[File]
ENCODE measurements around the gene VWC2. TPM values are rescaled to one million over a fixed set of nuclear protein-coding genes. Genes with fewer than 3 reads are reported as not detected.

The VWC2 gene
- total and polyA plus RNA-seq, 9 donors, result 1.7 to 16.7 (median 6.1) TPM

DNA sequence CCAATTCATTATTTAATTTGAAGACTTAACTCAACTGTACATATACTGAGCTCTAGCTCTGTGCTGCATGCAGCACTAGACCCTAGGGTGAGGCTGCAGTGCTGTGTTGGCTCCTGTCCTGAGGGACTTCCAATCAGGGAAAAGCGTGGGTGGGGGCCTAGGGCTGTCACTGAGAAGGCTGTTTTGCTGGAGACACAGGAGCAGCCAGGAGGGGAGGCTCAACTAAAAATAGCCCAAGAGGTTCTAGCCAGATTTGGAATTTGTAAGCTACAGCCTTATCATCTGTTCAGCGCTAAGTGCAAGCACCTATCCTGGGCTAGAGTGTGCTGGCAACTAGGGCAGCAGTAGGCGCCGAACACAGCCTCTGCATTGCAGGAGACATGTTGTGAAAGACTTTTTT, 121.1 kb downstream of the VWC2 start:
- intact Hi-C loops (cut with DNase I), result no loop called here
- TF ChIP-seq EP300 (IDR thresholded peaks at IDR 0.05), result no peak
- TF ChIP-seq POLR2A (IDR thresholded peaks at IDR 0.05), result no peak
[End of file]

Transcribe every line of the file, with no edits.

ENCODE measurements around the gene VWC2. TPM values are rescaled to one million over a fixed set of nuclear protein-coding genes. Genes with fewer than 3 reads are reported as not detected.

The VWC2 gene
- total and polyA plus RNA-seq, 9 donors, result 1.7 to 16.7 (median 6.1) TPM

DNA sequence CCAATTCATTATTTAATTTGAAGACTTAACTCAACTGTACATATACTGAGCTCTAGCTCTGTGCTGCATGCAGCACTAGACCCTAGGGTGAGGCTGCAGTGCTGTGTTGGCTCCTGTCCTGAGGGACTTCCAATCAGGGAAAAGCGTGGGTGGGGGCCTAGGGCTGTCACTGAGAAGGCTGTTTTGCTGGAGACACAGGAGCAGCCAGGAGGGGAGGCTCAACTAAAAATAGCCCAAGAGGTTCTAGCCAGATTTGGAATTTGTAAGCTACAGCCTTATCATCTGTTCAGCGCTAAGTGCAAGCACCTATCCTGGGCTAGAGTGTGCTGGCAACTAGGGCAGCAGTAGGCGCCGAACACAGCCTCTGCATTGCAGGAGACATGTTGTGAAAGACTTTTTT, 121.1 kb downstream of the VWC2 start:
- intact Hi-C loops (cut with DNase I), result no loop called here
- TF ChIP-seq EP300 (IDR thresholded peaks at IDR 0.05), result no peak
- TF ChIP-seq POLR2A (IDR thresholded peaks at IDR 0.05), result no peak